But if we don’t, it’s worse. If a man takes rejection poorly, then you sure as hell don’t want to see how he reacts when you reject him after he spent a long time thinking he had a chance with you.
Even When Women Don’t Get Killed…
It’s true, most of us won’t get killed for rejecting someone’s advances, even though it’s not out of the realm of responsibility.
But most women have multiple stories of men reacting aggressively to being rejected.
Most commonly, there’s the insults and verbal aggression.
Being too honest and straightforward when turning down a guy usually earns you a few insults. Even when done politely. The most common ones seem to be calling her ugly or fat (which they imply is synonymous with ugly), but any kind of gendered insult will do (bitch, slut, etc.)
When that happens online, these guys will sometimes pepper their verbal abuse with “lol” — either out of habit or because they’d like a bit of plausible deniability if the texts come to light.
(“Hey, I was only joking, see, I wrote ‘LOL’ before ‘you’re fat and ugly’.”)
Offline, of course, you don’t get the benefit of a “lol.” You often get an aggressive tone, a raised voice, or shouting.
That’s why women think twice about being direct with a man, even if he seems like a nice or decent guy at first.
Because even being perfectly gentle and polite can get you a whole lot of shit.
When Will Women Start Being Honest?
I know there are a lot of men who hate hearing these things. They wish women would just stop beating around the bush and just say what they want to say.
But the onus really isn’t on women for this one.
Women will change when their honesty isn’t met with abuse.
Trust me when I say this is not a situation any of us want. Every woman handling a guy with kid gloves wishes she could just say no and move on with her life. She’s just worried he won’t let her.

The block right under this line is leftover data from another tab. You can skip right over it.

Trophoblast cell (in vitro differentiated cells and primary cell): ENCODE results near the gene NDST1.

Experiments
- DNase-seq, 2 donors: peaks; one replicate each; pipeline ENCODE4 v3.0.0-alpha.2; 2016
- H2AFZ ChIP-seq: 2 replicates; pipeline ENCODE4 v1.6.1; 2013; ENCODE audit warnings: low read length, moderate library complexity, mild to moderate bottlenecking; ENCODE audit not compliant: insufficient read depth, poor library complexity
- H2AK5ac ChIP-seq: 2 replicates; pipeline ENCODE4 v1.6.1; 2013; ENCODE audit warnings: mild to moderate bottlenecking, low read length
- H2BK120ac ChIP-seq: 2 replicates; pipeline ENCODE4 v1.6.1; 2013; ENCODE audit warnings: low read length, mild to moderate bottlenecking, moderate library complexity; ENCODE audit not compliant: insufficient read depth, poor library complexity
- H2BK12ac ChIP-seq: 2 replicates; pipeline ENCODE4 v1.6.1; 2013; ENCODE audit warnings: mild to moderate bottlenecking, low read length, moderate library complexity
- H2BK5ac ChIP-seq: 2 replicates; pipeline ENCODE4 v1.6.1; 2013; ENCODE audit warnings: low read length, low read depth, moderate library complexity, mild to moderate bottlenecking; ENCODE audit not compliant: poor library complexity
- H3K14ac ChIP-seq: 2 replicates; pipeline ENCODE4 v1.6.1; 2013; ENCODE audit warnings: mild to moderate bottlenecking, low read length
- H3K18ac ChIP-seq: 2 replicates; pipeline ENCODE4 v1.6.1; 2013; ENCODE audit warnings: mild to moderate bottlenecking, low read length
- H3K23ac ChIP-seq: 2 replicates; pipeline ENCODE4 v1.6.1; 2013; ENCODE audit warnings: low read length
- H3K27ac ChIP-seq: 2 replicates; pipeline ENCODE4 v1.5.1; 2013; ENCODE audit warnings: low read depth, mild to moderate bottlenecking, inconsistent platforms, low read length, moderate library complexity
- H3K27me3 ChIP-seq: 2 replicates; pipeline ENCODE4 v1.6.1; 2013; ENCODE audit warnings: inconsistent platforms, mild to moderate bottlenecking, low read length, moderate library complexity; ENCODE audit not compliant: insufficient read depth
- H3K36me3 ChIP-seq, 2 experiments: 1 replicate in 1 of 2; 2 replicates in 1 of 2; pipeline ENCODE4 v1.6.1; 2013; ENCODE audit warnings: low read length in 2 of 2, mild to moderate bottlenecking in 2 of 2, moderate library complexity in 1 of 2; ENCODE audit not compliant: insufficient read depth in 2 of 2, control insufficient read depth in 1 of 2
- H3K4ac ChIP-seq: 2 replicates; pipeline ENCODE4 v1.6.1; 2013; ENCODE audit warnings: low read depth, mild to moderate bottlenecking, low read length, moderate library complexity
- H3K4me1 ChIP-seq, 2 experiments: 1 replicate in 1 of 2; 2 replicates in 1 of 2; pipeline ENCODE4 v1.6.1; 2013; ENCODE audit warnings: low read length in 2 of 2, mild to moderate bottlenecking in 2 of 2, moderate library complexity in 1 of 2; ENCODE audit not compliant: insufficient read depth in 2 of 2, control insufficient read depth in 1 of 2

It takes a lot of mental energy and it’s emotionally taxing to constantly have to put up a front and manage someone else’s feelings and reactions. We’d gladly get rid of that burden if we could.
Women aren’t playing games. We’re behaving rationally in the face of a potentially dangerous situation.
And we all know there are men who react to rejection properly and maturely. They will go back to just being your friend without making things weird or bitching that they’ve been friendzoned, they’ll leave you alone to read your book for the rest of the bus ride, or they’ll thank you for your honesty and stop trying to hit you up.
Maybe you’re one of those guys. But we can’t know that about you — not until we turn you down and see how you react. We’ve all seen perfectly fine gentlemen turn mean or demure nice guys turn aggressive. So, most of the time, we don’t risk it.
As frustrating as that is to you, it’s ten times worse for us.
Until things change, men will just have to get better at taking our not-so-subtle signals seriously. And while you’re at it, maybe you could have a talk with your buddy the next time he’s angry because a woman turned him down.